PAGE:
Re: Q:747-400F vs. 747-200

Date:         03 Aug 97 02:50:13 
From: (Filip De Vos)
Organization: University of Ghent, Belgium
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Andrew Muir ( wrote:

: The biggest problem with the -200 conversion is finding suitable aircraft
: on the market.  There is talk that we will soon start converting -300s, though
: I doubt that we'll shorten the hump.  We may also start to see 767s for
: conversion.

: The biggest advantage of the -400F (or factory built -2/300F) over a converted
(I know of no 300Fs)
Doesn't the 400F also have the top deck removed aft of the door? I recall
earlier discussion here on the NG about how a converted Classic was
damaged when handlers attempted to move a pallet forward, but the load
banged onto the upper deck.

: -2/300 (besides the lift ability) is the nose door.  We do not install the
: swing nose on the converted aircraft.

I read in Flight International (30 April-6 May )that KLM is to convert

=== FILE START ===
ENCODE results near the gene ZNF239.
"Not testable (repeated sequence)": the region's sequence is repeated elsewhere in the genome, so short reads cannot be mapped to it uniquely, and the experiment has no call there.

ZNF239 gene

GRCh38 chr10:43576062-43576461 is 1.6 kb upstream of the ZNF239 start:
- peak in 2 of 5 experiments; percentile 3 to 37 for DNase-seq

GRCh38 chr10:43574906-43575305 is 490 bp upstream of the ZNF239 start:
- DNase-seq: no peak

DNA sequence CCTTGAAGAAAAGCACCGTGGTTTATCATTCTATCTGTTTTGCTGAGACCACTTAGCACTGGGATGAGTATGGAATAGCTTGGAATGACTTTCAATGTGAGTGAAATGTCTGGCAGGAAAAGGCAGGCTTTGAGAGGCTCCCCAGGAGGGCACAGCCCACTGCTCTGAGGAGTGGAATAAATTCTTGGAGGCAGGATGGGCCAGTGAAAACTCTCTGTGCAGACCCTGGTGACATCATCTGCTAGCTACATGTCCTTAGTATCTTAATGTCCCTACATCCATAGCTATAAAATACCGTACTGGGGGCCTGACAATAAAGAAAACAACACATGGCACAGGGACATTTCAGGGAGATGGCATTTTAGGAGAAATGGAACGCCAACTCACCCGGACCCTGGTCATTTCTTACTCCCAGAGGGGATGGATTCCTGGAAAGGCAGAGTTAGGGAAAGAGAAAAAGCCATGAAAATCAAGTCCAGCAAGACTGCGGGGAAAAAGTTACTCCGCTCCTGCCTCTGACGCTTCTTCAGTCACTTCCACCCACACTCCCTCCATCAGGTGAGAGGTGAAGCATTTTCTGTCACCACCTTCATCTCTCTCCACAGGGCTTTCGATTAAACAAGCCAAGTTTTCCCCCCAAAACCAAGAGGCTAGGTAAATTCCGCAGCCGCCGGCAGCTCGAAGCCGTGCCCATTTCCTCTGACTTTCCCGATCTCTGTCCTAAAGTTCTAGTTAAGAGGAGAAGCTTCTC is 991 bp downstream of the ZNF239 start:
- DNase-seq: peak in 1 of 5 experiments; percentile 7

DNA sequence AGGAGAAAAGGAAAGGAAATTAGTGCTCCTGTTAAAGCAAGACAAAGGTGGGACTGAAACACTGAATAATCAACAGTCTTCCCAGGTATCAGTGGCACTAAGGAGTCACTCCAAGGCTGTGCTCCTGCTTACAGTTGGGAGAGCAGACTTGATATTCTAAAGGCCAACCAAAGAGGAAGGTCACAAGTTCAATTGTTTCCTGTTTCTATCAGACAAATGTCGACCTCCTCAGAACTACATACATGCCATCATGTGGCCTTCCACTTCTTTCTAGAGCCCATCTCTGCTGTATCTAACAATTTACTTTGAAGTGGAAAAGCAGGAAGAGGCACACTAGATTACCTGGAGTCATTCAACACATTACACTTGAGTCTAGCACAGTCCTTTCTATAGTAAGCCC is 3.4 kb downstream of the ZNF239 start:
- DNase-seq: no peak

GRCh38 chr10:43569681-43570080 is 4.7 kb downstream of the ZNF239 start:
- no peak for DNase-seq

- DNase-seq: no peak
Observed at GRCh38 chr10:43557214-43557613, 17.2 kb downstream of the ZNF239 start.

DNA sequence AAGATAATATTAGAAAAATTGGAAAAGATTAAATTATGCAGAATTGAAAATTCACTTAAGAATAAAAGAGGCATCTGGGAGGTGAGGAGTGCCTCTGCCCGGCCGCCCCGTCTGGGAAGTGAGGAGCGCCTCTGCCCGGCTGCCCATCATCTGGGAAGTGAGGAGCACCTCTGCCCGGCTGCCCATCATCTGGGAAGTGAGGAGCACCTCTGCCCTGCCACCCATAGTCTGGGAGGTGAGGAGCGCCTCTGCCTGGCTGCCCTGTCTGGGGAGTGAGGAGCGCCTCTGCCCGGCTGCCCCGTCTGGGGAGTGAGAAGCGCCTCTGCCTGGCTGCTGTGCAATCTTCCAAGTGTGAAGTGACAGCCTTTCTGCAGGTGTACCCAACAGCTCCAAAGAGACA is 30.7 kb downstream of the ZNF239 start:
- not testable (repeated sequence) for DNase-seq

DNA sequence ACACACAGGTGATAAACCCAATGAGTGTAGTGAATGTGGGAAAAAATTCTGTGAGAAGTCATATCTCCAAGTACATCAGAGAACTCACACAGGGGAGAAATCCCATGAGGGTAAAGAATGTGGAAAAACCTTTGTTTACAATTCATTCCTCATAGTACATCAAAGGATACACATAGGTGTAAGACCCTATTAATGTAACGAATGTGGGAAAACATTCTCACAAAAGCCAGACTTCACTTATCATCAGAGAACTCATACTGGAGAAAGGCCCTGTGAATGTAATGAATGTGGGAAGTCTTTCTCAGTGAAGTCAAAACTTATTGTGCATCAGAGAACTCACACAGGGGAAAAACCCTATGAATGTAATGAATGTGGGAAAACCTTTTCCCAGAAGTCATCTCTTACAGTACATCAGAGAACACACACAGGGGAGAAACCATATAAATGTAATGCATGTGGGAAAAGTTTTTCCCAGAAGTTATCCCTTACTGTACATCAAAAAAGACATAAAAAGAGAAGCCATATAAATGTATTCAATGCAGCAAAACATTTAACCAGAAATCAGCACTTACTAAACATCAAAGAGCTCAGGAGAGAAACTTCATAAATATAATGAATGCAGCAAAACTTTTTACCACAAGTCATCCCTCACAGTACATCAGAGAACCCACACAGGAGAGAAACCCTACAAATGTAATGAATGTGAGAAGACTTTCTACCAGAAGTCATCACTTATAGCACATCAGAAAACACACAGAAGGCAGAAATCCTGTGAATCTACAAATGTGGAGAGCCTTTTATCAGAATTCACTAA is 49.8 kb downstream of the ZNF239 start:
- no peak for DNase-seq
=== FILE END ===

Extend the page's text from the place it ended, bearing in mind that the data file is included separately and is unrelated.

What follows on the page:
747-200 SUD (747-200 converted to 300 standard, with Stretched Upper
Deck). The mod involves shortening the upper deck. I do not know how
pilots are going to get into the cockpit, the SUD has a gull-wing door
halfway on both sides.
I suppose upper deck the door of the Classic is going to be fitted.

The A/C are to be converted by Boeing in Wichita, Bedek Aviation of
Israel lost out due to not having the capacity ready in time.

The bill is $48 million for two conversions. What is the price of a new
747-400F? $140 million?

And in a final question, the 747-100F and 200F used to be delivered with
a cargolift that was stowed in the underside of the nose. The gear could
be removed, yielding 7 ton of cargo capacity! So big cargo airlines that
operate sheduled services like Lufthansa between Frankfurt and New York
removed it, and simply stored handling equipment on their terminals.

I recall reading something about the gear being eliminated from the
747-400F altogether, but am not sure.
(all this from possibly faulty memory, corrections wellcome)

Filip De Vos                  The idea that space travel is inherently
                              enormously expensive is fraudulent.                    John S. Lewis